Writing Advice

4 Ways I’ve Overcome Writer’s Block

woman writing on a notebook beside teacup and tablet computer

    There are so many tips out there for overcoming writer’s block, which shows what big of an issue writer’s block really is. There’s nothing more frustrating than that feeling you get as you sit down in front of that blank screen or sheet of paper ready to create an explosion of colors and magic only to find that the words just won’t come out. They sound clunky and unimaginative. Maybe you can’t muster up any words at all.

    I think that there are two kinds of writer’s block. The first kind is when you know that you have something to say but you just can’t for the life of you organize the thoughts in your mind into a coherent sentence. We’ll call this Disorganized Writer’s Block. The second kind is when you’re writing with a deadline, say NaNoWriMo, and the inspiration, motivation, and will to write completely vanish. You’re stuck on a scene as your characters stubbornly disagree with your instructions. We’ll call this the Empty Writer’s Block.

Both kinds are frustrating. But I’ve been through both so many times that I’ve learned to recognize which one I’m dealing with plus applications that almost never fail.

  1. Move to a different part of your story.

    This application can work for both types of writer’s blocks. I’ll give some examples.

    A couple of years ago, I spent months furiously staring at my computer screen. I knew what was supposed to happen, but I didn’t know how it was supposed to happen. No matter what I said, or how I said it, the process refused to work. So, after wasting a lot of time getting nowhere, I continued on with the book as though I had written that chapter.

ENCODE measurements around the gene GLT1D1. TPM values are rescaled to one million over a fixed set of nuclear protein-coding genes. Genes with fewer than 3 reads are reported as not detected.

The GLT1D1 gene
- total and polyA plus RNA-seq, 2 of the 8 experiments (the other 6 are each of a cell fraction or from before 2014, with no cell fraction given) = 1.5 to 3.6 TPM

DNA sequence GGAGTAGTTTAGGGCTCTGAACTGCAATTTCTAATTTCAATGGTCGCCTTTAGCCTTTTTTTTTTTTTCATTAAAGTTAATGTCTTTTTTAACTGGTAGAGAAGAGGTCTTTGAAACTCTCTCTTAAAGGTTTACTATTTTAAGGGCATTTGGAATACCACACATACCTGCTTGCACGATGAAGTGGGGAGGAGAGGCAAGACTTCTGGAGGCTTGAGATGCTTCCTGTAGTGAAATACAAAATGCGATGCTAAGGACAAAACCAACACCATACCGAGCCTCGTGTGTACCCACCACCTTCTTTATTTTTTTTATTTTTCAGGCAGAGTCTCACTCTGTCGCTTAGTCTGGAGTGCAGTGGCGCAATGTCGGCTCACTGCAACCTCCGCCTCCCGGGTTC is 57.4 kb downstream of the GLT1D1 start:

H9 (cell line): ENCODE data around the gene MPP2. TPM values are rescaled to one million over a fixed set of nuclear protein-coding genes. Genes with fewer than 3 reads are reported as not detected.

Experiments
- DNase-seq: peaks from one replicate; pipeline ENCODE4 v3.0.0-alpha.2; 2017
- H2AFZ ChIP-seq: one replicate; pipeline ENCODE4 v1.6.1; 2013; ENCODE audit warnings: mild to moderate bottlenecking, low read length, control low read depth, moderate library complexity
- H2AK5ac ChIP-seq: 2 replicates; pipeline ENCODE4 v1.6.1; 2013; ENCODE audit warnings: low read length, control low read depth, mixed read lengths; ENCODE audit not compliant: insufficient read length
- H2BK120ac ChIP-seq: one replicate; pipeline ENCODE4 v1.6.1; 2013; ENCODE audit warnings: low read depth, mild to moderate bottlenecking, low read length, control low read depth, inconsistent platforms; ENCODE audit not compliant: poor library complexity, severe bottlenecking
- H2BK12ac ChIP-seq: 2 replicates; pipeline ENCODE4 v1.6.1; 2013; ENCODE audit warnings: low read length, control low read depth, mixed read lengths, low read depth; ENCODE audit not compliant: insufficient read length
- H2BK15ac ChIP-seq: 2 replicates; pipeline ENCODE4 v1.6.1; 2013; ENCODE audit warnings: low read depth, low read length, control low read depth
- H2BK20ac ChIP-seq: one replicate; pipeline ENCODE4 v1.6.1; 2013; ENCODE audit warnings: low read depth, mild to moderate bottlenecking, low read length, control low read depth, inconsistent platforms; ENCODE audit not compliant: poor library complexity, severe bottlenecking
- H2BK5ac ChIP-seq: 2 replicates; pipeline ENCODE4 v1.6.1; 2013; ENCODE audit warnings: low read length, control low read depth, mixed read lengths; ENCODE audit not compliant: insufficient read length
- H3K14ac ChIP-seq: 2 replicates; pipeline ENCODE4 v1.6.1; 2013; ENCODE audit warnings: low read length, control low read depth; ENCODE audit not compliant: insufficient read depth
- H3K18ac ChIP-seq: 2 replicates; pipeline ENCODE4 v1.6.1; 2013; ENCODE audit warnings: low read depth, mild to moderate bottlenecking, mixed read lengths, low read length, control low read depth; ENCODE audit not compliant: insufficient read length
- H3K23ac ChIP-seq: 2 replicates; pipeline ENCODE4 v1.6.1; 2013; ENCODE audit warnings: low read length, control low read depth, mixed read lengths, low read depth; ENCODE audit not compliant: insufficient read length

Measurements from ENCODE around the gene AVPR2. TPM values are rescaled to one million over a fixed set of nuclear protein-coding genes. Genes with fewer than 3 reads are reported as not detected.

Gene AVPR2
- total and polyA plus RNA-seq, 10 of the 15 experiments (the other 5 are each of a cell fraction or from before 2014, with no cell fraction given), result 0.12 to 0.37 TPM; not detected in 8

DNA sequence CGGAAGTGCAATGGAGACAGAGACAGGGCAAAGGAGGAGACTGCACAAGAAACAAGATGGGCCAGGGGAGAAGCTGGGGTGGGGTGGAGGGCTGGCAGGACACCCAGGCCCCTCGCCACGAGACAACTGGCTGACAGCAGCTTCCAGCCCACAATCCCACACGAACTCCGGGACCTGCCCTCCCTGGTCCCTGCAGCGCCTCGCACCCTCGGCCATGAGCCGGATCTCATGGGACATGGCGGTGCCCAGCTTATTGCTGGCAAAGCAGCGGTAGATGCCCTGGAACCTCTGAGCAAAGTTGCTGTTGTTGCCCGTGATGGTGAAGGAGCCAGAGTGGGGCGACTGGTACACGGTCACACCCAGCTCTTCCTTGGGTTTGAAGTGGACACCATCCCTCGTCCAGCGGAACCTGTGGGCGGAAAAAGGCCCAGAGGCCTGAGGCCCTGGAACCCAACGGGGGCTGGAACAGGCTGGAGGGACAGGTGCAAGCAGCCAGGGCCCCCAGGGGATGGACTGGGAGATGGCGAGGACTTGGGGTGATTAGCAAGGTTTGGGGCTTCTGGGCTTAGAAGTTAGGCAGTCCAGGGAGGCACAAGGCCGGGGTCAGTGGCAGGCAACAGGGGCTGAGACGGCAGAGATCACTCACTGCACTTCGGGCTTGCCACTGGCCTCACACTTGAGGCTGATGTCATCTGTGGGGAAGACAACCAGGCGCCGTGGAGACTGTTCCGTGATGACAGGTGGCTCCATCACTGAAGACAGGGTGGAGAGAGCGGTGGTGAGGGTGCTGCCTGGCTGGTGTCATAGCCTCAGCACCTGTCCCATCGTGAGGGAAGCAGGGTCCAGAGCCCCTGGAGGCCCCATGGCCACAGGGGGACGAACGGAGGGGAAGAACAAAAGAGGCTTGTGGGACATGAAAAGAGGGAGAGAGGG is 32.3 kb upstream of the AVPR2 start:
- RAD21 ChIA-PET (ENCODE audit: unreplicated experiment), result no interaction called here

During NaNoWriMo in 2019, I found myself struggling writing the battle scenes of my project. Battle scenes have always been particularly difficult for me to write. I just didn’t know what the characters were supposed to be doing, or how to describe them. Because I was on a deadline, I didn’t have the time to be staring thoughtfully at a screen. So I cut the battle scene short and moved on.
    Now, here’s the thing with this application. The scene is still unwritten, and you’re going to have to go back to it eventually. Sometimes, when you skipping over it, you regain your writing pace and motivation, and when you return to the troublesome scene, it comes easier. Sometimes, however, this doesn’t work. This is when I move onto application 2.

  2. Change something up.

    When I returned to that first troublesome scene, I felt just as lost as I had been before. Then, I decided to make one simple change. I changed the setting from an open field to an enclosed forest. That was just the thing that fixed everything. For some reason or other, my brain finally went, “Ohhh, I get it now!” and I busted out that chapter with ease. I had been struggling with it for months, I tell you, and that one simple change obliterated my writer’s block.

  3. Write notes.